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Awful RV Fire Strikes Famous Winter Camping Destination

An RV caught fire and burned down entirely just days before Christmas 2022. Video taken by Quartzite, Arizona, residents shows the distressing event. 

Unfortunately, RV fires happen more often than you might think. But what can we do to prevent them from happening?

We’ll discuss how fire awareness and RV maintenance can help prevent a disaster on your next camping trip.

Let’s check it out!

Fire Consumes an RV Over the Holidays

Local Quartzsite residents notified authorities of an RV fire on December 19th, 2022. Robert Witham of Travel News reported via Youtube, sharing images of billowing smoke and photos of the totaled rig. Unfortunately, Witham knew very little about whose rig it was or how it happened. However, he took the incident as an opportunity to remind his community about fire awareness. 

Local vlogger Ed-Ventures also shared a video shot from his drone. Luckily, the owner survived the ordeal unharmed. Her daughter shared the good news on Ed’s Youtube page.

Sadly, the victim lost personal items as well as her home. 

The local RV community jumped in to help from what’s been shared on both sites. Witham emphasized how important neighborly outreach can be in times like this. However, with many campers docking in remote areas, getting help quickly can be challenging. It’s shocking and is a tragic reminder of how quickly a fire can destroy an RV.

Pro Tip: Beware of these 5 Ways Your Camper Can Catch on Fire while on the road.

More RV Fires Happen Than You Realize

Although it’s not something folks in the RV community love to discuss, RV fires may be more common than you think. Over 4,000 motorhome fires occur each year. The Federal Emergency Management Agency reported about 15 deaths and 125 injuries from 2018 to 2020.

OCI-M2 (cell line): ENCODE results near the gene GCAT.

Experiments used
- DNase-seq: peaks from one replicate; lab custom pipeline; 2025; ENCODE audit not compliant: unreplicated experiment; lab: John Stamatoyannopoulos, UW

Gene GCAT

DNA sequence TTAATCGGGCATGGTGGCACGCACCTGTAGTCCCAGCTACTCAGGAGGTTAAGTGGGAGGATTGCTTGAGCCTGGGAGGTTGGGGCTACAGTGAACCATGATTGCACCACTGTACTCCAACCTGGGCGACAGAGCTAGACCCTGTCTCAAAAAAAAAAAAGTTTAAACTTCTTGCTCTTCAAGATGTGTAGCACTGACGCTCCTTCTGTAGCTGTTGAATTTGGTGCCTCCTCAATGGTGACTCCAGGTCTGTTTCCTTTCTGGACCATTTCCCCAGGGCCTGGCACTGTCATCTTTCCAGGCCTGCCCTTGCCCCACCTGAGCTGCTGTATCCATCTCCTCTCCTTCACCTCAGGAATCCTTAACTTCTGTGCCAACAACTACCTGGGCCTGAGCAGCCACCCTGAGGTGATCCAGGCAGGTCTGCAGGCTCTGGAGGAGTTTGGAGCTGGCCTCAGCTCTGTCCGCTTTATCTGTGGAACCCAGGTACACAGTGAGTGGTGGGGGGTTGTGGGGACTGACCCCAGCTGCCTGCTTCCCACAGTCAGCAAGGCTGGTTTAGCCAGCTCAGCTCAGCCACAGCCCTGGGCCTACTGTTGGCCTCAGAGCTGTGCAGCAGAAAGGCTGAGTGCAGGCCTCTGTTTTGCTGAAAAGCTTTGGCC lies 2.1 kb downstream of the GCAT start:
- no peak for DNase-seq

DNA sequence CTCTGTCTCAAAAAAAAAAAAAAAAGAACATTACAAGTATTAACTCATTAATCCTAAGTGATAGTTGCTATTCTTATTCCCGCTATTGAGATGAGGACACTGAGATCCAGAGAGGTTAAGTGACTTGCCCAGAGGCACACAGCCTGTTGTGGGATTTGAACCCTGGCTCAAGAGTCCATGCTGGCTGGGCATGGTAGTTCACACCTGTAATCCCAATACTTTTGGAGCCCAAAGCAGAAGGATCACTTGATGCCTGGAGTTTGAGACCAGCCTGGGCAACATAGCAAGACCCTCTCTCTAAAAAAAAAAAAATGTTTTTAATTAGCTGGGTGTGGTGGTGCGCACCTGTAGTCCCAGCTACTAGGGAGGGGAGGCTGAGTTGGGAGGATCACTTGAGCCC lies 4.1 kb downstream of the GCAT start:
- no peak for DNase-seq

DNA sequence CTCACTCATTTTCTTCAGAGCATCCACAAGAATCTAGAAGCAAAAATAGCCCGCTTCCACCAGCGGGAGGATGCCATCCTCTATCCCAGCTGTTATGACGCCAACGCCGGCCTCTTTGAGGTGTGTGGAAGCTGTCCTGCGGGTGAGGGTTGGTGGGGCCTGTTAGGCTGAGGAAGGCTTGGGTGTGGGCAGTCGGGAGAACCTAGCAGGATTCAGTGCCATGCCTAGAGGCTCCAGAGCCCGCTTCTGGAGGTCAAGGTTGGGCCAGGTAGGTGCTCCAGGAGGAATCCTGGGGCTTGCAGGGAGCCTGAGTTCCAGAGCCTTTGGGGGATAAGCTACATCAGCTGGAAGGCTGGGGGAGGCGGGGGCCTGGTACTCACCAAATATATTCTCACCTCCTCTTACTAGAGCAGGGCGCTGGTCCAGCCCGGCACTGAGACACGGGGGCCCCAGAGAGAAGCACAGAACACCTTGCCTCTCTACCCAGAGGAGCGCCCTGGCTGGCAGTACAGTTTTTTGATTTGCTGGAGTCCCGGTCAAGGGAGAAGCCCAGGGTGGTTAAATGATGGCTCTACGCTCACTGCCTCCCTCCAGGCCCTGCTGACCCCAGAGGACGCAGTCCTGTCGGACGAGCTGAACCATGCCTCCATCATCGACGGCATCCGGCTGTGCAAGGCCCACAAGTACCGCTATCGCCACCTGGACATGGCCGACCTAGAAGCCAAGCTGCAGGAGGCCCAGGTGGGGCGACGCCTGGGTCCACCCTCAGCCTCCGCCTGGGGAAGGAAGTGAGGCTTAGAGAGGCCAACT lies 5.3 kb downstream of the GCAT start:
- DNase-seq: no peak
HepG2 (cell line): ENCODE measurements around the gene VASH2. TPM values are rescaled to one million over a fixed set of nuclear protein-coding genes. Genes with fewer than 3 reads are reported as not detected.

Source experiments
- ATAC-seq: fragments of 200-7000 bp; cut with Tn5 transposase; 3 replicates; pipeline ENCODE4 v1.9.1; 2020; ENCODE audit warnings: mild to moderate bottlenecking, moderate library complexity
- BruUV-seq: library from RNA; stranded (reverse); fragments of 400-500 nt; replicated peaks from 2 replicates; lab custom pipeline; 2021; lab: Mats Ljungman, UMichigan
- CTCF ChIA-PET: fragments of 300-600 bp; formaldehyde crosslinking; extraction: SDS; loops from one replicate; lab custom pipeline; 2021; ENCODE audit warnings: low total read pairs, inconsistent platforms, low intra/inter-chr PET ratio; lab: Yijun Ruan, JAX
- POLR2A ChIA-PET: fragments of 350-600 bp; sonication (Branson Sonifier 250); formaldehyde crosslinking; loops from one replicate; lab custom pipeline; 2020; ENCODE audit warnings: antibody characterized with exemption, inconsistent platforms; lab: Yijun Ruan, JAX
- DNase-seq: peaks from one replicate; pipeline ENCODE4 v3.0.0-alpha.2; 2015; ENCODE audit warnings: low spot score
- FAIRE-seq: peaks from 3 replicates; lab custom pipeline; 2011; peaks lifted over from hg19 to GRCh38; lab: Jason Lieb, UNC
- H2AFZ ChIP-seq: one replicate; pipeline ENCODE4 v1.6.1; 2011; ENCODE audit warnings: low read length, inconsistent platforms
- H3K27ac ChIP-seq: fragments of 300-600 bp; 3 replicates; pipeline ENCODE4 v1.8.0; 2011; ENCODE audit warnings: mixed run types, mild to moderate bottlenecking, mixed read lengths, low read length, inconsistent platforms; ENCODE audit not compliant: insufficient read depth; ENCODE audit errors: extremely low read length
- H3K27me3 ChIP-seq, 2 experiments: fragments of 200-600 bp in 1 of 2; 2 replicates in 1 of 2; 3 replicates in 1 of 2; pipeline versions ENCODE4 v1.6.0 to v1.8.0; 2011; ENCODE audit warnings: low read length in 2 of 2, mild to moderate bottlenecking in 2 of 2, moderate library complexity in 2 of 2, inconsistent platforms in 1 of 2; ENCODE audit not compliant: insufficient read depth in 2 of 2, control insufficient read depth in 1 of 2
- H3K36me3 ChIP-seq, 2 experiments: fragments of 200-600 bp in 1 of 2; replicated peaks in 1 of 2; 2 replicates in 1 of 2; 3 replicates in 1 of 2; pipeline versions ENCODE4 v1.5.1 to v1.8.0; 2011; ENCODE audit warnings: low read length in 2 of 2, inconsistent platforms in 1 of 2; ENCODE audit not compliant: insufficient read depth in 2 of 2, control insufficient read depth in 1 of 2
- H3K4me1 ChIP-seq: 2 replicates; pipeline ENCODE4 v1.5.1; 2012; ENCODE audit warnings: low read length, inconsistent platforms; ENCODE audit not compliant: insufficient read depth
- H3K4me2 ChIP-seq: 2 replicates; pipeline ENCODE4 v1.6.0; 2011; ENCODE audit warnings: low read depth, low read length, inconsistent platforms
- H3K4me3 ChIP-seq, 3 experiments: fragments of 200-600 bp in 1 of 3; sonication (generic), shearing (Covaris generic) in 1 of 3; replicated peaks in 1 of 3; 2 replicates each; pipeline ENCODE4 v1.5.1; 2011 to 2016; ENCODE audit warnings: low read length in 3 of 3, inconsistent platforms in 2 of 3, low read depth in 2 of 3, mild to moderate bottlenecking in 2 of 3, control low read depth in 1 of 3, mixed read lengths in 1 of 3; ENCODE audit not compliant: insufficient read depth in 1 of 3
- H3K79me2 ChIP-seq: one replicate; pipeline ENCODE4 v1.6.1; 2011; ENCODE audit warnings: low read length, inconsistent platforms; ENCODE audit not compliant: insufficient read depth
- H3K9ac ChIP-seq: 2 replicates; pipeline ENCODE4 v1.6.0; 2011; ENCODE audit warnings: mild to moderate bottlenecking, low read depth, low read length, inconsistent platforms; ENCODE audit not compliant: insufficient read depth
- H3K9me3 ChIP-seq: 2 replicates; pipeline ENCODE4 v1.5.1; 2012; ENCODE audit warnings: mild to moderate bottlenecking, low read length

Luckily, most RVs are easy to evacuate. But the nature of their construction makes them a tinderbox. An entire rig can burn in less than ten minutes. RV owners average a loss of $15,350 per vehicle involved in a fire.  

RV on fire
RV fires can happen quicker than you would expect and can cause major damage.

What Are the Hot Zones for RV Fires?

Like in most homes, fires can start anywhere in an RV. But there are specific problem areas or hot zones. 

The number one area is the engine. This hot zone, which includes tires, wheel bearings, and brakes, accounts for roughly 26% of all RV fires. 

Regular maintenance is critical. Fix any leaks in fuel lines, cooling units, and oil systems immediately. Low tire pressure, dragging breaks, and general overloading of your rig can also start fires.  

Another hot zone for RV fires is the kitchen. Namely, the refrigerator. Although accidents can start with cooking oil or an unattended burner, faulty fridges are notorious firestarters. Poor wiring or a damaged boiler can cause serious problems. 

Your first step is to ensure that the refrigerator is installed correctly. Next, find mechanics you trust who can perform annual inspections. Also, be sure to check your refrigerator cooling unit for rodents and insect nests as often as possible.